c: int = v(..., x.in_(1, 2, 3))
    d: int = v(..., x.not_.in_(1, 2, 3))

r = validate_dict(C, dict(a=0, b="abc", c=0, d=1))

assert r.failures["a"].name == ""
assert r.failures["a"].kwargs == {"gt.value": 0}
assert r.failures["b"].name == "x.len.mod"
assert r.failures["b"].kwargs == {"mod.value": 2, "eq.value": 0}
assert r.failures["c"].name == ""
assert r.failures["c"].kwargs == {"value": (1, 2, 3)}
assert r.failures["d"].name == ""
assert r.failures["d"].kwargs == {"value": (1, 2, 3)}

len is a property which applies builtin len function to the value, which is introduced because python specification restricts that __len__ returns a value of int. not_ should be prepended to other operations and it inverts their result.

When the verifier fails, it exposes the error whose name is concatenated operation names and which contains parameters of operations in kwargs attribute.

Comparison operators

operator name remarks
< lt
<= le
== eq
!= ne
>= ge
> gt

Mathematical binary operators

operator name remarks
+ add
- sub
* mul
@ matmal
/ truediv
// floordiv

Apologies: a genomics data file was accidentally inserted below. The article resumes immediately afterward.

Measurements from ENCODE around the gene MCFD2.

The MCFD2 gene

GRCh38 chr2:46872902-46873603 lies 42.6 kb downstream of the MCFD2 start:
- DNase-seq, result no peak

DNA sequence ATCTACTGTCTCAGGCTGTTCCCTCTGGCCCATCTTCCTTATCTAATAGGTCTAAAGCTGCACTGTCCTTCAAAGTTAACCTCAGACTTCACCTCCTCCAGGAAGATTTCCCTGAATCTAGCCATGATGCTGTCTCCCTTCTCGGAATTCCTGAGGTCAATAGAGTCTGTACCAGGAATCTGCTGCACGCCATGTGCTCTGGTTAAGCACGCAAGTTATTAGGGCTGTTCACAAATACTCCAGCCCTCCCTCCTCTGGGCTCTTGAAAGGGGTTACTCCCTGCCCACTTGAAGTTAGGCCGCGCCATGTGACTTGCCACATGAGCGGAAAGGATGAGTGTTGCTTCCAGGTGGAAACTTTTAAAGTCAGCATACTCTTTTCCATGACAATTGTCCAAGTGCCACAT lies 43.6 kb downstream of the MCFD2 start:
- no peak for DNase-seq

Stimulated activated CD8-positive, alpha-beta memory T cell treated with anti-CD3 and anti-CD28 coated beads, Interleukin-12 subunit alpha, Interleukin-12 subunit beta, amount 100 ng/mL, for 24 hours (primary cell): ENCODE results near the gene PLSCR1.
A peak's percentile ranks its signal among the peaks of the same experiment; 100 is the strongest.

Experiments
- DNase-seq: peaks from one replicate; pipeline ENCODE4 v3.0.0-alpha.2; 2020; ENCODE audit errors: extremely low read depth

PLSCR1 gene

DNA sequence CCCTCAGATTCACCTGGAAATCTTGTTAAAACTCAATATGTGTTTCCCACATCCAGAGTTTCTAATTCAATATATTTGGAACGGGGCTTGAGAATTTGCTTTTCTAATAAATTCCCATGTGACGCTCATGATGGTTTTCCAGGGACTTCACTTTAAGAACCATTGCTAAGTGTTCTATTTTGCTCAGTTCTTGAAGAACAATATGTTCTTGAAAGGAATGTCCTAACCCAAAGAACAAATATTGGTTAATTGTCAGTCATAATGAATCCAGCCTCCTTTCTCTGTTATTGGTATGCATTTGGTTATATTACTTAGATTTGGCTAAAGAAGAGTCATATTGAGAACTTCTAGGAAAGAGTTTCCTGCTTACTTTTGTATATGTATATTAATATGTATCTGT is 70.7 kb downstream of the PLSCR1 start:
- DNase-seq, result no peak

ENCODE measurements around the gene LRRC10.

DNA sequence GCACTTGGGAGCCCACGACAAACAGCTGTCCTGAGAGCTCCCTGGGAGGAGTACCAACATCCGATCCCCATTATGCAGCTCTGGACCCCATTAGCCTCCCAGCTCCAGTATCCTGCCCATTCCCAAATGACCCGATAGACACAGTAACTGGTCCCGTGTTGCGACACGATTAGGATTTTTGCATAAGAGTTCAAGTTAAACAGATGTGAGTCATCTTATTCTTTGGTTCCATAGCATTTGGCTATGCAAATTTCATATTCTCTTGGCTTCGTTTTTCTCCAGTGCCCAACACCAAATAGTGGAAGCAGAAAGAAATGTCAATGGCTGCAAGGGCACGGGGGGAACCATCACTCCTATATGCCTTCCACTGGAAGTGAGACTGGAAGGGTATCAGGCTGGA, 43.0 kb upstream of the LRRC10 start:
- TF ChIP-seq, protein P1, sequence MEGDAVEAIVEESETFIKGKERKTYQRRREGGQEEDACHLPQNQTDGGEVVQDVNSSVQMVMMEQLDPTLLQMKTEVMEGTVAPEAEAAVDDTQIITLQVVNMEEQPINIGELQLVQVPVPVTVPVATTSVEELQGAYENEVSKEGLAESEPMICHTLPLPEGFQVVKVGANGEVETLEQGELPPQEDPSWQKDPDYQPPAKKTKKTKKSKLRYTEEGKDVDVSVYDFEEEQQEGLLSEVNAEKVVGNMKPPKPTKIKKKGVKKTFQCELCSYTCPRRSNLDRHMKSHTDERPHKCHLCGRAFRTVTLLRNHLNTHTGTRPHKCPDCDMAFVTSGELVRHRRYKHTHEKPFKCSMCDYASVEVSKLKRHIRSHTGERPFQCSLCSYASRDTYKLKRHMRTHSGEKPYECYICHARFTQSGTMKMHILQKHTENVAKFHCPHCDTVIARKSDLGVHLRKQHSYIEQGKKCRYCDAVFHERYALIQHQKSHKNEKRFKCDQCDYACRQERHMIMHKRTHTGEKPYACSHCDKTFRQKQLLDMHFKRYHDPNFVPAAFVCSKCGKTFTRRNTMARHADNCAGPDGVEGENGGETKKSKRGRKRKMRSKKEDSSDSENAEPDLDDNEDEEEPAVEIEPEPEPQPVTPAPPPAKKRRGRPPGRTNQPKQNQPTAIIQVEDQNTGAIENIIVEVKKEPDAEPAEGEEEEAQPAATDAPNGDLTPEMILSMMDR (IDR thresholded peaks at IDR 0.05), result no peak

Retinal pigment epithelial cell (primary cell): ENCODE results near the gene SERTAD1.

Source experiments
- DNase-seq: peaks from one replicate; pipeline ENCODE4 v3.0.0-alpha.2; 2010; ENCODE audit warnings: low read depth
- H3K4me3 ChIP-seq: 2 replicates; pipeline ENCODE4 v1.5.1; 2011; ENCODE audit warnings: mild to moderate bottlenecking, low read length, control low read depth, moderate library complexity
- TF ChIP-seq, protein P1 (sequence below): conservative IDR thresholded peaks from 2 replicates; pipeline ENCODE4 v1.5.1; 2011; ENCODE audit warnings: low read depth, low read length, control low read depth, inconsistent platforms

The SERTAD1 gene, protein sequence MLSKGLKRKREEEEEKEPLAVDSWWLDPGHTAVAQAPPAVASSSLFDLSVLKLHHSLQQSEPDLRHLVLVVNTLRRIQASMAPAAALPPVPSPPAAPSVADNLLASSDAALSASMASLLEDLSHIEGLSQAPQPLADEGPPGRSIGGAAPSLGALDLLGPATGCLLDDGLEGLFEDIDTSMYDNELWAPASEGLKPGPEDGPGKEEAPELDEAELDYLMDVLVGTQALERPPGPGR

% mod
** pow

Mathematical unary operators

operator name remarks
- neg
+ pos
~ invert
<< lshift
>> rshift
& and
^ xor
| or

Mathematical functions

function name remarks
divmod() divmod Builtin function.
pow() pow Builtin function.
abs() abs Builtin function.
round() round Builtin function.
math.trunc() trunc From math package.
math.floor() floor From math package.
math.ceil() ceil From math package.

Attributes and methods

attribute name remarks
.not_ not Invert results of subsequent operations.
.len len Length of the input value.
.inv inv Invert result of previous operation.
.has() has Contains argument value or not?
.in_() in Be contained in argument values?
.x @x Return x attribute.
[x] [x] Return value on index x.

Because this feature is added for the purpose of simplicity and intuitivity, it has some limitations listed below. Do not use x in these situations.

  • x can not appear multiple times in an equation.